I am an artist ~ I make healthy choices ~ I encourage peace ~ I sing beautifully ~ I read well ~ I try my best ~ I care for the Earth
The teacher told me, they use them every day as a way to regroup after recess. The children look forward to choosing different words or phrases in relationship to what is going on for them in their lives.
[And it really does work! When I was expecting my third child (but did not know it at the time)
I pulled the following cards in a row: expectancy, waiting, fate, choice, and birth!
I am not making this up!]
So remember during this holiday break, to nurture the creative spirits not only in your children, but in all of you! Take time to paint-doodle. Make something with your hands, get messy and have fun!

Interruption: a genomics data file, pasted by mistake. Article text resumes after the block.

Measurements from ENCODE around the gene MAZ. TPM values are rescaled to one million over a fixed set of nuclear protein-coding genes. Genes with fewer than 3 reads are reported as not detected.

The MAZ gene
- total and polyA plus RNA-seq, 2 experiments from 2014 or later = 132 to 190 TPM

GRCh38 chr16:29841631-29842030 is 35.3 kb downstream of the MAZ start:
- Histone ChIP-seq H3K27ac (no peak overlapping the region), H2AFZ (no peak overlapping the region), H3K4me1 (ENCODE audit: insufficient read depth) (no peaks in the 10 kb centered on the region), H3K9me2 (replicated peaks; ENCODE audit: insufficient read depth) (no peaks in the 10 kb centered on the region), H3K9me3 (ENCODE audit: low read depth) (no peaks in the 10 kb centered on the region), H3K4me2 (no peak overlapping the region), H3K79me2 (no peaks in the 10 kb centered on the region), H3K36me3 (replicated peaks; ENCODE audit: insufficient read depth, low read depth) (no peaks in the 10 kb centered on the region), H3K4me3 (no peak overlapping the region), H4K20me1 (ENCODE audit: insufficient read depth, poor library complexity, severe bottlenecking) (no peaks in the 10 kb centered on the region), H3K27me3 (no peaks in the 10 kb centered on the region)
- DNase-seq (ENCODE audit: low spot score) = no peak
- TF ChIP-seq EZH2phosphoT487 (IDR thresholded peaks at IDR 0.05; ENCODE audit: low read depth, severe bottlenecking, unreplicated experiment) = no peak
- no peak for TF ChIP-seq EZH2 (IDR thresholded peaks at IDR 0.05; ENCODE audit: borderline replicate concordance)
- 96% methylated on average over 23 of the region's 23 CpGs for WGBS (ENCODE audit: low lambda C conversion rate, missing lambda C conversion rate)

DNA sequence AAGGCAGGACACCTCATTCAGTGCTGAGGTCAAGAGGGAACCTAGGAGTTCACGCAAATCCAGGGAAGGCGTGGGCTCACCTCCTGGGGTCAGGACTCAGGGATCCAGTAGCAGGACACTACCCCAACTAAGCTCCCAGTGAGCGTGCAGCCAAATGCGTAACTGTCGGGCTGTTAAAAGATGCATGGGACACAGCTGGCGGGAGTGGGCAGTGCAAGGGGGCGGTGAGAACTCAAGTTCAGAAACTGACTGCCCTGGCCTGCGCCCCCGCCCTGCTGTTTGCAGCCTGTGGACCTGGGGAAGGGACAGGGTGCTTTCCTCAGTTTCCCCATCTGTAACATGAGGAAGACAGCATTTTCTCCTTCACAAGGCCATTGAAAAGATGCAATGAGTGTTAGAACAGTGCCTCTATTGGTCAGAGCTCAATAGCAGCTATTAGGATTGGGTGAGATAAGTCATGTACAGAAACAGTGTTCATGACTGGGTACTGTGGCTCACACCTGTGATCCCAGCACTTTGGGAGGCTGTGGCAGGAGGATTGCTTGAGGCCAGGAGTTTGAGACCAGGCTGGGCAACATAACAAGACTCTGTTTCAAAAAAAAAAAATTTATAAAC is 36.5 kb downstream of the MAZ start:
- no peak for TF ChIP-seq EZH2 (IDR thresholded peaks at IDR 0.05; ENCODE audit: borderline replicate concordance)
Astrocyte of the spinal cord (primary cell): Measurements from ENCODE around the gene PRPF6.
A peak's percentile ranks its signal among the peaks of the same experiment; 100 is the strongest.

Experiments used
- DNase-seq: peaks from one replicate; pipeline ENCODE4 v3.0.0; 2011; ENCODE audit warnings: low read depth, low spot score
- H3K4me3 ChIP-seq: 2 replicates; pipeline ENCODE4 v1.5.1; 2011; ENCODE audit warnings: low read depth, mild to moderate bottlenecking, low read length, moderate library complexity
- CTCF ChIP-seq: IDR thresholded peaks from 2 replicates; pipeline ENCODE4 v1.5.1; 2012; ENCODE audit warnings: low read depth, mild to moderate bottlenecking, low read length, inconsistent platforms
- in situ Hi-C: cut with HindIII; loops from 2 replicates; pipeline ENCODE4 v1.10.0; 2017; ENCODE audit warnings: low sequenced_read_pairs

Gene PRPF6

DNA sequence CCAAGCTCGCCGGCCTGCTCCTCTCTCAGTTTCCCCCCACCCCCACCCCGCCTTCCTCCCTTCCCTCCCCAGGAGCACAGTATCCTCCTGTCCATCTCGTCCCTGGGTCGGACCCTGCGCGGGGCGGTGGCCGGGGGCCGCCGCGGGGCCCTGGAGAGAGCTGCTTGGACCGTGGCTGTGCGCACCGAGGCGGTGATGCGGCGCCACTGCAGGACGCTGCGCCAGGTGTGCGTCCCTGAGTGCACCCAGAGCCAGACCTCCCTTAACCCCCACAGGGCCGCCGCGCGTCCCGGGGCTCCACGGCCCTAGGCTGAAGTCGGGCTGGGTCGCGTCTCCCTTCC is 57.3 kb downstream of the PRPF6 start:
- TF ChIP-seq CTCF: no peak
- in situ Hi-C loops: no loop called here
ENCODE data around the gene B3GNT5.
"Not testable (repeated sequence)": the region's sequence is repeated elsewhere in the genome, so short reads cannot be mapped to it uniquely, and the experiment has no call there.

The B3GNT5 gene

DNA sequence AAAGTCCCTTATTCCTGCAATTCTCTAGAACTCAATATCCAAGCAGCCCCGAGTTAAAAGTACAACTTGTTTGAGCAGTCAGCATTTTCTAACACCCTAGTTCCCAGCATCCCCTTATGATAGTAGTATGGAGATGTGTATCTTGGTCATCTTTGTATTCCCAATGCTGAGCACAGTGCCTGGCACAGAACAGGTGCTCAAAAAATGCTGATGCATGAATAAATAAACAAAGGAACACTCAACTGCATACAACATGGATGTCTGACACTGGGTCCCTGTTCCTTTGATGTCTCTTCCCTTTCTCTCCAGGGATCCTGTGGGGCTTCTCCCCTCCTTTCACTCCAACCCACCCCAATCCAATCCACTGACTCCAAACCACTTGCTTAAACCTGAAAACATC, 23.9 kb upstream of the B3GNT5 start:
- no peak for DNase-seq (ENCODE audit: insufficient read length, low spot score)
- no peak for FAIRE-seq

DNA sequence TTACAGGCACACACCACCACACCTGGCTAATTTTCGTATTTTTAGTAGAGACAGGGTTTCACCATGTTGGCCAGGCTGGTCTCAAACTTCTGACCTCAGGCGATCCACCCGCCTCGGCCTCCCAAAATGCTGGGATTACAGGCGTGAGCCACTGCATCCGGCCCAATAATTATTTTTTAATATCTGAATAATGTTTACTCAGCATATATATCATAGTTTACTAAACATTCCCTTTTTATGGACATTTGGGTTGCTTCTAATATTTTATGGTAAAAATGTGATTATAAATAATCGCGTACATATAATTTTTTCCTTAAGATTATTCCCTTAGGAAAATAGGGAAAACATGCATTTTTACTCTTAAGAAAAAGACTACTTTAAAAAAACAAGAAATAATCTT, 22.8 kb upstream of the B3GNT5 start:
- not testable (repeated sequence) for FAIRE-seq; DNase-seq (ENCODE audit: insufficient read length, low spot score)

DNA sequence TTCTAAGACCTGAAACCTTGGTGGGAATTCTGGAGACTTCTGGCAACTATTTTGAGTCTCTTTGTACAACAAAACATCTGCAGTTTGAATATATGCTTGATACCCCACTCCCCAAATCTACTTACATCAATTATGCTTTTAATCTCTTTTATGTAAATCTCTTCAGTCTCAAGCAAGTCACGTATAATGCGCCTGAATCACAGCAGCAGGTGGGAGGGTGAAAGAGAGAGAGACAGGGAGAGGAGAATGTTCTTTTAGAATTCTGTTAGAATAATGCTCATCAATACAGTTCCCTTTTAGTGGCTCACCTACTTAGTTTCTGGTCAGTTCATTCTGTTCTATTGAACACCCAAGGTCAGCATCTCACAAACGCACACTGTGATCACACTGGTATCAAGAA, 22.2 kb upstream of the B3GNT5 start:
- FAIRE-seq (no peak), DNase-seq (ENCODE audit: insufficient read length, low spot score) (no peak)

We are ALL Artists after all.
Sunday, December 23, 2007
1.) Our Tasha Tudor style Christmas tree my husband and sons cut from our property.
2.) Not having to travel ON Christmas this year.
3.) Christmas cookies (& trying new recipes. Like Blueberry Cottage's Pumpkin Whoopie Pies!)
4.) Belfast's down town Christmas lights that zig and zag above the streets.
5.) Homemade gifts both made and received.
5 1/2.) CARDS!!!! I almost forgot. I LOVE getting Christmas cards.
6.) Tea and cookies with friends both far and near.
7.) Displaying our family's Nutcracker collection.
8.) Listening to The Muppets & Jon Denver's Christmas CD, a classic.
"No FIGGY pudding, it made with FIGS."
9.) Our church's annual Solstice Celebration.
10.) At night, after the kids are all tucked in, sitting in the dark with only the tree lit with my husband...that's Christmas to me.
This is a hard job and making it look easy is easy to do I guess, because it is anything but.